And then, as they watched, a virus appeared in their viewfinder: Pithovirus sibericum, a massive ovular virion that had survived 30,000 years frozen in the ice core. It was also the largest virion ever discovered.
“We tried to isolate amoeba viruses without knowing they were going to be giant viruses—and a totally different type of virus than we already know appeared,” Claverie said. “It turns out the viruses we are getting [in the permafrost] are extremely abnormal, extremely fancy.”
Claverie and Abergel’s viruses aren’t a threat to humanity—yet. But human pathogens have also survived freezing and thawing in the permafrost. Last summer, an outbreak of anthrax in Siberia infected dozens of people and killed one child. The vector of disease is thought to be the thawing and decaying carcass of a reindeer killed in 1941.
And a team of Canadian scientists recently found a strain of bacteria, Paenibacillus, in a cave in New Mexico that had been closed off for more than 4 million years. Though harmless to humans, the ancient bacteria was resistant to most clinical antibiotics, including most of the newest and most aggressive. The discovery suggested that bacteria can survive the most exotic and remote environments.
The problem is compounded by our desire to access precious metals, rare earths, petrol, gas and gold throughout the arctic. If, say, Russia wants to access them, millions of tonnes of permafrost needs to be moved for the first time in millions of years.
Even more worrisome are the microbes we don’t know. “No one really understands why Neanderthals went extinct,” Claverie said. Sometimes, he catches himself when talking about these possible permafrost-locked diseases—they may have threatened humans or human relatives in the past, he’ll say. Then, he’ll change tense, emphasizing that they could do so again.
Not only is she the first woman, but she’s making some fairly radical changes to the established translations:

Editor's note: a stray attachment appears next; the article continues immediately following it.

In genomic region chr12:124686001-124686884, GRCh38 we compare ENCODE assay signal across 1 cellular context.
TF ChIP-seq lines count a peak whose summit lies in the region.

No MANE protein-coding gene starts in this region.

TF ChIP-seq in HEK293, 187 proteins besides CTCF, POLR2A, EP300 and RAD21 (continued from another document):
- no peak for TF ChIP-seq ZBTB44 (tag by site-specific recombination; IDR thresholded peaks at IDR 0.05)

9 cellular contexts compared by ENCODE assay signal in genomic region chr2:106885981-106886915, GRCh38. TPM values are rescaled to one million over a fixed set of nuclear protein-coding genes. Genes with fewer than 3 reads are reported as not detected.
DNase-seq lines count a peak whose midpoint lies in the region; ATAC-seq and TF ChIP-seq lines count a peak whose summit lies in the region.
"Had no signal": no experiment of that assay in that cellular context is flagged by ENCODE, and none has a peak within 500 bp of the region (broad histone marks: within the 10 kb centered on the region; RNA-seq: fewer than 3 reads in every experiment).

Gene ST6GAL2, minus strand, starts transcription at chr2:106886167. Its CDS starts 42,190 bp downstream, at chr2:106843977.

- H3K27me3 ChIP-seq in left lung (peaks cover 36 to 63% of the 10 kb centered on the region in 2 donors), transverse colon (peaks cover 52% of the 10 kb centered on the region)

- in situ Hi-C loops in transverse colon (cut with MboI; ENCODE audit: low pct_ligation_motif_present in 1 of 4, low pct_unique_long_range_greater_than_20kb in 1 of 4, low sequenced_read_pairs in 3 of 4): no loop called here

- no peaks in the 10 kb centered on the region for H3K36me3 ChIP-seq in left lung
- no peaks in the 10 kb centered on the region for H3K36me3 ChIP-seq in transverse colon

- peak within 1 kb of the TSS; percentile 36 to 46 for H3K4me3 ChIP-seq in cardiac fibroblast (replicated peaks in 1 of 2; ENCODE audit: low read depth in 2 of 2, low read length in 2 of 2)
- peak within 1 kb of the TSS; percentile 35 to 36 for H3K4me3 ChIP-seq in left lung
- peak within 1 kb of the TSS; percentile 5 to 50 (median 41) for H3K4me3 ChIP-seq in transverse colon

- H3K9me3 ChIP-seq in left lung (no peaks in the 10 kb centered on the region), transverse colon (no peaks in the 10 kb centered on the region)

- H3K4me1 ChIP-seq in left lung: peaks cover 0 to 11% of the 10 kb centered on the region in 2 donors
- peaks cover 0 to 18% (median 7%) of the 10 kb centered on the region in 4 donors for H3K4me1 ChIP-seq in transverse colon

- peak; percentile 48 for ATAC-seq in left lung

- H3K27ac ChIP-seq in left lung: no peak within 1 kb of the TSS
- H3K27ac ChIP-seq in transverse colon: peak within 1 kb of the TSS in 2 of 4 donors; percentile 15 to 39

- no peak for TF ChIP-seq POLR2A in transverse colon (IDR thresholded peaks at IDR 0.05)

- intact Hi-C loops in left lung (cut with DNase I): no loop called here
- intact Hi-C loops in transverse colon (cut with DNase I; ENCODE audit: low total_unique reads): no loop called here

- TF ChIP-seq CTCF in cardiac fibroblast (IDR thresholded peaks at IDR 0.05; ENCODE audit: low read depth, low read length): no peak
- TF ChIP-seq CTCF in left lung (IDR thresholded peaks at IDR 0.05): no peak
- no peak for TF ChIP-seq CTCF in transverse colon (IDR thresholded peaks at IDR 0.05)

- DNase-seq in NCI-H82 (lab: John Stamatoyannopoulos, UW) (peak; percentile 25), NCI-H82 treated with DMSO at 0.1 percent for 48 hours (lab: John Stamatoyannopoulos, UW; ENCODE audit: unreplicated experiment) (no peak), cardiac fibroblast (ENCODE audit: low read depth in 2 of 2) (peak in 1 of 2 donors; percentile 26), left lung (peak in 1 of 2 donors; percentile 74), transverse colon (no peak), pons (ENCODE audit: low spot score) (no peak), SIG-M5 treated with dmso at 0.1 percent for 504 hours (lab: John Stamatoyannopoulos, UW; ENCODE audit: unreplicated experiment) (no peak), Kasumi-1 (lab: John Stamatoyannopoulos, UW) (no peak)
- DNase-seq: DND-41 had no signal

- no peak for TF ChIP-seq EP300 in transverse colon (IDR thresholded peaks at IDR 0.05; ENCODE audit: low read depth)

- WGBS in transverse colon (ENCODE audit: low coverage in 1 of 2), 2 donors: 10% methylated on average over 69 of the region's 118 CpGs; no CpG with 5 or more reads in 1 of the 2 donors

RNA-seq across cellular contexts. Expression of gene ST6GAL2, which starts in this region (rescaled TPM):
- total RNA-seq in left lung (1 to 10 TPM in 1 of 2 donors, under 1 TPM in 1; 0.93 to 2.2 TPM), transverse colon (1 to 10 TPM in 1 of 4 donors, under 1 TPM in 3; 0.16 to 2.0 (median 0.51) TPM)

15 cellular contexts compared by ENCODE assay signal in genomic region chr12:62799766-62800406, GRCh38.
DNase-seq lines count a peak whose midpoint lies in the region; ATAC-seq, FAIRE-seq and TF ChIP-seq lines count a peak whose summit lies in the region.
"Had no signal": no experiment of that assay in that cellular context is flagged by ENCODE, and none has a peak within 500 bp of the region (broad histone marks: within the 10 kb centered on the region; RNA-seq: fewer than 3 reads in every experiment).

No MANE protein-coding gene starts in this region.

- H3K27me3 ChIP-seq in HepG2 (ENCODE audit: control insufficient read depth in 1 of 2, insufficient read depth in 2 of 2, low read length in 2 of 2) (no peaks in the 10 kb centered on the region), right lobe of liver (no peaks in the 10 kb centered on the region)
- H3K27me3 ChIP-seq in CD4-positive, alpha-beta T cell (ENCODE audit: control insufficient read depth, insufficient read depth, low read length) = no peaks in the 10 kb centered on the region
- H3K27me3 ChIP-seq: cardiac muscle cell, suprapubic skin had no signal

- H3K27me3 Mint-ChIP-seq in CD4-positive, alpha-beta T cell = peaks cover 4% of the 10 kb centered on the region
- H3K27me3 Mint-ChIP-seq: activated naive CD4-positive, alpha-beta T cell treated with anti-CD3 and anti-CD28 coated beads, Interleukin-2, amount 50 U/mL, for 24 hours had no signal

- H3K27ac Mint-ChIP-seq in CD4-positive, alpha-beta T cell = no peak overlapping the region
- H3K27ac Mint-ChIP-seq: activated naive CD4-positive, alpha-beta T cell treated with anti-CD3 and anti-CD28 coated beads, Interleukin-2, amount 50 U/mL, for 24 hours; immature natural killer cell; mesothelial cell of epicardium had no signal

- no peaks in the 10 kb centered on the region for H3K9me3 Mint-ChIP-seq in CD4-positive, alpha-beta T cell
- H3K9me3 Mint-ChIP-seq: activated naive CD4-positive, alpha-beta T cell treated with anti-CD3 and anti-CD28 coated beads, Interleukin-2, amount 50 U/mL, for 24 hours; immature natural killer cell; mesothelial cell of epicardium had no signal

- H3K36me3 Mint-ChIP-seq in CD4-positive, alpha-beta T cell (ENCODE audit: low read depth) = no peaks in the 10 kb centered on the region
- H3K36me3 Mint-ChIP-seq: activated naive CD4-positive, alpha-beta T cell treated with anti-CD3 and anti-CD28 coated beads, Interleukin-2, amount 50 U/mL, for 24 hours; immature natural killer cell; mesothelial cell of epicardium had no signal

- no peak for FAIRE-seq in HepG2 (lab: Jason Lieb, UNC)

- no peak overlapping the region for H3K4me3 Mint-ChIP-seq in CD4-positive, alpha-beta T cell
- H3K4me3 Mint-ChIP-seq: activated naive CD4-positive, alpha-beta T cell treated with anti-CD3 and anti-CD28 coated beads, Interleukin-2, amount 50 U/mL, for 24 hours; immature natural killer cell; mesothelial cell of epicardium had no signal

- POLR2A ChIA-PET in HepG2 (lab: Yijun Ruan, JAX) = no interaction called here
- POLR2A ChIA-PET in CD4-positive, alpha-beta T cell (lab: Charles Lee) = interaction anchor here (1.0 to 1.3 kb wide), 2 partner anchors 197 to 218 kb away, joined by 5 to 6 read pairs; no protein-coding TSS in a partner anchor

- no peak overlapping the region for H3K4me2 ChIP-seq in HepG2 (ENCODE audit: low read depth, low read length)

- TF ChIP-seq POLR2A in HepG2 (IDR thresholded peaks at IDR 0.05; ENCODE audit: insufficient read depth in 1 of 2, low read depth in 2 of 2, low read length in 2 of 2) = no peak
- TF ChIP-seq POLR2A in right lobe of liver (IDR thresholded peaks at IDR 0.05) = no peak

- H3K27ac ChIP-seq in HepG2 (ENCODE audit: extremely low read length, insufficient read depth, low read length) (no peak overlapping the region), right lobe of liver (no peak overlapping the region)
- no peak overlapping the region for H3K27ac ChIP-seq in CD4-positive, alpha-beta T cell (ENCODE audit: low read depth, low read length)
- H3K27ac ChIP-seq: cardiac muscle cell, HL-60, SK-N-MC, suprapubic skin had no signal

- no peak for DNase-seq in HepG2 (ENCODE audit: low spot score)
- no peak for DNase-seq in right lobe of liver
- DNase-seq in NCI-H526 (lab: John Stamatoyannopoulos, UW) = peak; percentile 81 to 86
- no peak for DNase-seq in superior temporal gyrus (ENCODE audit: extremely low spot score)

“Treat me,” I interrupted, “as if I don’t know Greek,” as, in fact, I do not.
“The prefix poly,” Wilson said, laughing, “means ‘many’ or ‘multiple.’ Tropos means ‘turn.’ ‘Many’ or ‘multiple’ could suggest that he’s much turned, as if he is the one who has been put in the situation of having been to Troy, and back, and all around, gods and goddesses and monsters turning him off the straight course that, ideally, he’d like to be on. Or, it could be that he’s this untrustworthy kind of guy who is always going to get out of any situation by turning it to his advantage. It could be that he’s the turner.”
See also two ‘Troy Story’ videos we made that re-tell the Iliad and the Odyssey in a couple of minutes each:
Ordinarily she didn’t tend to dream much. Even if she did, she usually had forgotten most of the dream by the time she woke up. Sometimes faint scraps of her dream would get caught on the wall of her consciousness, but she couldn’t retrace these fragments back to any coherent narrative. All that remained were small, random images. She slept deeply, and the dreams she did have came from a very deep place. Like fish that live at the bottom of the ocean, most of her dreams weren’t able to float to the surface. Even if they did, the difference in water pressure would force a change in their appearance.
—Haruki Murakami, 1Q84